The hair on my chest, ass, and thighs has been the property of others for as long as I’ve had it.
When I was in high school, boys in the gym locker room would make their eyes as big as a tree frog’s and cackle in the direction of the tangled, coarse, chestnut-colored mess of hair on my chest. To avoid unwanted attention, I changed clothes in the bathroom stall.
The boys who laughed at the sight of my chest hair did not have as much as me, but were often the same ones who called me “faggot” or confronted me about my sexuality in front of large groups of people in the way that makes closeted, young gay boys’ hearts fall to their feet. My chest hair protected my masculinity in some ways, but also called attention to my difference. It was a weapon, but also a liability.
I came out as gay when I was a freshman in college. While my experience with my own body hair has changed, it’s still a point of conversation. Especially when it comes to sex. Often, it’s brought up even before we get into the bedroom.
Often, my body hair is sexualized by queer men, with nods to the disruptive perception that my body hair is representative of my masculinity. On the flip side, some queer men have flirted with suggestions of domination in the bedroom due to the inverse relationship between my body mass and the amount of body hair I have.
“Is it real?” A drunk guy once breathed into my ear at a club, looking at me with those same tree frog eyes, as he squeezed his hands between the buttons on my shirt and rubbed my chest as if I was some animal.
“When was the last time you shaved?” is a bizarre question for someone to ask when they’re lying next to me in bed.
“Never shave” were the parting words of a Grindr hookup one Sunday morning. I’ve been called minx, fairy, and otter and coaxed into sexual submission by larger queer men who associate masculinity with bulk and muscle – and hair, lots of hair.
These sorts of comments made by queer people have never bothered me the same way as the comments made by straight men. The former are rooted in sexual attraction, but the latter come from an arbitrary, dated idea of gender characteristics based on a Western standard of beauty. However, they both have to do with a relationship between body hair and masculinity.
While my own experience with being hairy has been one of fetishization, having a lack of has its own set of problems. So says Hamad, a 23-year old queer person living in the Middle East. Hamad lives in Dubai, is half-Arab and half-Filipino and is relatively smooth.
“I’m not very hairy,” Hamad tells me. “People are shocked or disappointed [when they see my chest.] Depending on who I hook up with, they either say, ‘You’re so lucky you don’t have body hair,’ or ‘Oh, do you shave? So feminine.’ It’s very femmephobic.”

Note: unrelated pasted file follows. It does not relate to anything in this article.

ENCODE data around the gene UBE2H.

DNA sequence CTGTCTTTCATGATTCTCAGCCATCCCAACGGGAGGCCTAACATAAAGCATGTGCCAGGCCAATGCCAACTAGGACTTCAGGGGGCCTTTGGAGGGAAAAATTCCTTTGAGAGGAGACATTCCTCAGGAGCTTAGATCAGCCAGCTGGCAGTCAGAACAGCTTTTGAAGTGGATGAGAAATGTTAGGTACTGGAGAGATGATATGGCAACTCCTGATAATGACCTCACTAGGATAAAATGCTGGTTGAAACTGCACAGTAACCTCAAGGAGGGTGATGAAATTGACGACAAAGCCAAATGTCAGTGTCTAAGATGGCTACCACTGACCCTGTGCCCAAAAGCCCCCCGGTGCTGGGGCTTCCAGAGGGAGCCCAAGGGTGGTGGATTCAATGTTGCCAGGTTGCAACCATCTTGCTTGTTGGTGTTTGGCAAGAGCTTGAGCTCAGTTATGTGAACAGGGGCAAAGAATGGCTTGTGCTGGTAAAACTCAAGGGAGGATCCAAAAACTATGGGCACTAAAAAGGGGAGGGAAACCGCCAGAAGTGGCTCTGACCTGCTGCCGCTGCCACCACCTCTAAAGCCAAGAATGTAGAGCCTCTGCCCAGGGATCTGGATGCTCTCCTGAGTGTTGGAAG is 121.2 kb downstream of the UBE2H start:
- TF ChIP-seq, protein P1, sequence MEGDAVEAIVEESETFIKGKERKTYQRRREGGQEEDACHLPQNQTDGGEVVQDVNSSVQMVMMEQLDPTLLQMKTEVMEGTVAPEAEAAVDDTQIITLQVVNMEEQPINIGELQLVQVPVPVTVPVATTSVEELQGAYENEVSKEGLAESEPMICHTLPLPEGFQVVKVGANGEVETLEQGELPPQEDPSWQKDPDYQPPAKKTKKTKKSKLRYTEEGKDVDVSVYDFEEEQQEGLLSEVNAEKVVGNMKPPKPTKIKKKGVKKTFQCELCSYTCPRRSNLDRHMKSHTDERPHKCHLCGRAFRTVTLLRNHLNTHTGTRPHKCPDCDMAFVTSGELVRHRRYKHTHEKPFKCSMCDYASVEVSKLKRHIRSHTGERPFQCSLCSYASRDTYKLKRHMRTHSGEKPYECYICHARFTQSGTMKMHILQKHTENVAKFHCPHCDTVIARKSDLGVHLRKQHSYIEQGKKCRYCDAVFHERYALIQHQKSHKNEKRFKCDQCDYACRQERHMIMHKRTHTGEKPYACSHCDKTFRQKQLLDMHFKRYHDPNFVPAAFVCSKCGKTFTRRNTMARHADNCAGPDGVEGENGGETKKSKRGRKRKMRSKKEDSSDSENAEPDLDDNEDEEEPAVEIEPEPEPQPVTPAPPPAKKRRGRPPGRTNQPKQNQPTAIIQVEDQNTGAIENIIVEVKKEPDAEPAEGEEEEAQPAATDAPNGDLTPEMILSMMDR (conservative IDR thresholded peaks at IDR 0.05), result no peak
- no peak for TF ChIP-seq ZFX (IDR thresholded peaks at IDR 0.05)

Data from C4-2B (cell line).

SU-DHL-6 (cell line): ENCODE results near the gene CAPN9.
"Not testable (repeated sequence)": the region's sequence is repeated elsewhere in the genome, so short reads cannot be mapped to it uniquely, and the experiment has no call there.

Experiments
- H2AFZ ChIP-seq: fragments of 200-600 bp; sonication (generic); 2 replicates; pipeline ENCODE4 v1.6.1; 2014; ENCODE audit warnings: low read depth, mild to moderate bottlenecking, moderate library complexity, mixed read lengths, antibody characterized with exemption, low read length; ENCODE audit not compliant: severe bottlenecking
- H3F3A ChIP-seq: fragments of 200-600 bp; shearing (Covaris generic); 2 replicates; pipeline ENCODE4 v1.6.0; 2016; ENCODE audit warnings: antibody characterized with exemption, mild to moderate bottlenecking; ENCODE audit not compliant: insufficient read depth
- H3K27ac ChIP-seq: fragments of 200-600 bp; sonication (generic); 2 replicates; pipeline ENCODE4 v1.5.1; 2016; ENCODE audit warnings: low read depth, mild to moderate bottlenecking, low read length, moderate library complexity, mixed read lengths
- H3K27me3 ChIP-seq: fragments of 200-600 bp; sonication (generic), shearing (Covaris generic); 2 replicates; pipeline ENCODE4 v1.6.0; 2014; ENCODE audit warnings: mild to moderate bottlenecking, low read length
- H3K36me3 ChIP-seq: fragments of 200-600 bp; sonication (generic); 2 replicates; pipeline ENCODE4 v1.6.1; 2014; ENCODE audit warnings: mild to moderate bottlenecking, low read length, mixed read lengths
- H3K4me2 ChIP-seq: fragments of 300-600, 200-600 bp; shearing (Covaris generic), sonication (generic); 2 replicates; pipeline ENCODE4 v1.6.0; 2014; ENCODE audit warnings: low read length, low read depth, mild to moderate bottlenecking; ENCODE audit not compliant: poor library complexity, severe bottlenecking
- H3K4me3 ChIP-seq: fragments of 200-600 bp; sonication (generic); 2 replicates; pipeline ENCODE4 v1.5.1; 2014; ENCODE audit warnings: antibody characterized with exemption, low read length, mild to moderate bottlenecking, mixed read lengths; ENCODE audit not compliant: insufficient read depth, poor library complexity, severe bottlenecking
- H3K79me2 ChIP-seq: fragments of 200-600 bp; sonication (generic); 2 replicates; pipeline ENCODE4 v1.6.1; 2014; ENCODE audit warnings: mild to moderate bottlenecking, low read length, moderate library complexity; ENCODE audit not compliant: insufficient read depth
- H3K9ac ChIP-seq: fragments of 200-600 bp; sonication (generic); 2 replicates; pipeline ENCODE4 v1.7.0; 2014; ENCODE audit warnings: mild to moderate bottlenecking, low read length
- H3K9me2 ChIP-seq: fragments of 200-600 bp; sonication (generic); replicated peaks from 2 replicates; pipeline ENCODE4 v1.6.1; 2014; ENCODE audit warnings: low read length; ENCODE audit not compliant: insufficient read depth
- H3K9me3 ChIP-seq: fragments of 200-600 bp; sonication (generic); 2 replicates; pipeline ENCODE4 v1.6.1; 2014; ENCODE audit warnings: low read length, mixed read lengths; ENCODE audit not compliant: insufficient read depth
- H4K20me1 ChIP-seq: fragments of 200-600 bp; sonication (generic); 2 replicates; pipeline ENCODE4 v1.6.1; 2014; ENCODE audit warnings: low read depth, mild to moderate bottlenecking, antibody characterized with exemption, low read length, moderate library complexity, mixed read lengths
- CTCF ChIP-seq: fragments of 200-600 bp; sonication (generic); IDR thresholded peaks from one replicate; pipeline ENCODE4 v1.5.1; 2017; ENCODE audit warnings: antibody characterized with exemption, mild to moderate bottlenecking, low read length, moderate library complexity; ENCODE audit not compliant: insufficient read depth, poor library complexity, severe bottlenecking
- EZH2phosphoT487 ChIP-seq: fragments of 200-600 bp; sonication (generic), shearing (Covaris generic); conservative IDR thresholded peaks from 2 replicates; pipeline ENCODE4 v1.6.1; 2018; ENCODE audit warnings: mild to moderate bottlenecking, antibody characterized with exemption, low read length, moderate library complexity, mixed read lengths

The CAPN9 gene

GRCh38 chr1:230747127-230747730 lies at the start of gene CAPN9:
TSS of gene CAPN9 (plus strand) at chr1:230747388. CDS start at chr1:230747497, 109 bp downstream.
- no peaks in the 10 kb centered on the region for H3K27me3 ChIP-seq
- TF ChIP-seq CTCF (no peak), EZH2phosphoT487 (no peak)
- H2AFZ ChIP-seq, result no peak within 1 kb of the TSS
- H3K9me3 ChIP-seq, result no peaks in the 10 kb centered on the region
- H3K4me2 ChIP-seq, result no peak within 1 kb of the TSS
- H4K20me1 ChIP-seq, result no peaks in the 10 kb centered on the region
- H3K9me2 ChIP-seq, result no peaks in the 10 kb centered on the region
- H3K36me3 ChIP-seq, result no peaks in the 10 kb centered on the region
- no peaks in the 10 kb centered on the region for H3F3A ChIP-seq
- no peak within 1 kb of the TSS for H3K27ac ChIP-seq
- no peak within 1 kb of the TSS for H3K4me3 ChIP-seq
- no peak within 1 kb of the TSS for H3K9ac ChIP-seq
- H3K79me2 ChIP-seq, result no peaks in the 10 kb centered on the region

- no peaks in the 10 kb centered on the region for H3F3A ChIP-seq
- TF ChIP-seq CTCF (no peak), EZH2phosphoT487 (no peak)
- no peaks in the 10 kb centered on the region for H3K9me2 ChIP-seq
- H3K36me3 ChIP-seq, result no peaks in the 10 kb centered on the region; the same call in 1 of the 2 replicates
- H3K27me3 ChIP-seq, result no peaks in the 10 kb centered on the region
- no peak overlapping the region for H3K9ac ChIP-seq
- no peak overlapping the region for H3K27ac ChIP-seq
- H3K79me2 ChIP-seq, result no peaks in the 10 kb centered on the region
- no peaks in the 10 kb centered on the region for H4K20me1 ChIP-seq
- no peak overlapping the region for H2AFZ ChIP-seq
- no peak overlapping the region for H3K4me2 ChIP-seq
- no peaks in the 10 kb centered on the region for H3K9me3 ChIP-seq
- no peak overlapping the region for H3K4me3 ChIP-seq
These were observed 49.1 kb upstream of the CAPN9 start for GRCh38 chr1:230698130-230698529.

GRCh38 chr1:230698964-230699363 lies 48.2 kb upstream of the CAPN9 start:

Often, body hair on queer men is an arbiter of masculinity. “You get to flaunt your masculinity with your body hair,” Hamad says. “It’s like peacocking. Muscle guys who are hairy are super desirable, but that’s not the case for fat people or skinny people. There are tribes like bears and otters where it gets fetishized. When you’re supposed to be feminine, you’re not supposed to have body hair. You can only have body hair if you have the masculinity to go with it.”
Within queer spaces, there are unwritten standards for these different tribes, and they’re strict. On apps like Scruff and Grindr, the user is given the option to specify what tribe they belong to. For instance, a “bear” is a man of bigger form who has lots of hair. An “otter” is smaller than a bear but equally as hairy. While gay culture has allowed men to become proud of their queer identities, this also has had a detrimental effect – it excludes those who are outside these spheres.
These apps go so far as to have a feature in which men can input their own exclusionary sexual preferences in their information section. While they believe this to be “preference,” it’s tied to white supremacy and racism. Often, the ones who are setting these exclusionary sexual rules are the same who self-promote their own idea of masculinity, racism and misogyny with headlines such as “Masc looking for masc,” code for no fats, no femmes, blacks or Asians.
This idealization of hyper-masculinity is toxic but it also perpetuates the idea that “an attraction to men is an attraction to masculinity.” At least, according to Duncan Shuckerow, who writes in their thesis, “Take Off Your Masc: The Hegemonic Gay Male’s Gender Performance on Grindr.” Since the thesis was published in 2014, the gay community has outwardly made progressive strides towards embracing diversity and inclusivity. But what happens behind closed doors is completely different. The queer community may uplift the voices of femme-presenting queer icons or disenfranchised groups but engage with queer dating apps that dictate who’s invited to the orgy and who need not apply.
It’s hypocritical as it is extremely harmful to the psyches of men across the world. Men like Hamad, who may have grown up hairless, thinking body hair was important but after experiencing queer culture and his self-esteem. Years later, he’d learn to love his own body – his own lack of hair – after moving to the U.S. “Body hair is not something I think about too much [anymore],” he says, after years of reflection. “It’s like, do whatever you want and what makes you feel comfortable.”
As a young boy, my perception of what it meant to be masculine was tainted by boys who mistook my quiet nature and hairy chest for an oxymoron. Later, I confused my hairy chest for a sexual asset. Today, I question why I gave it all so much power.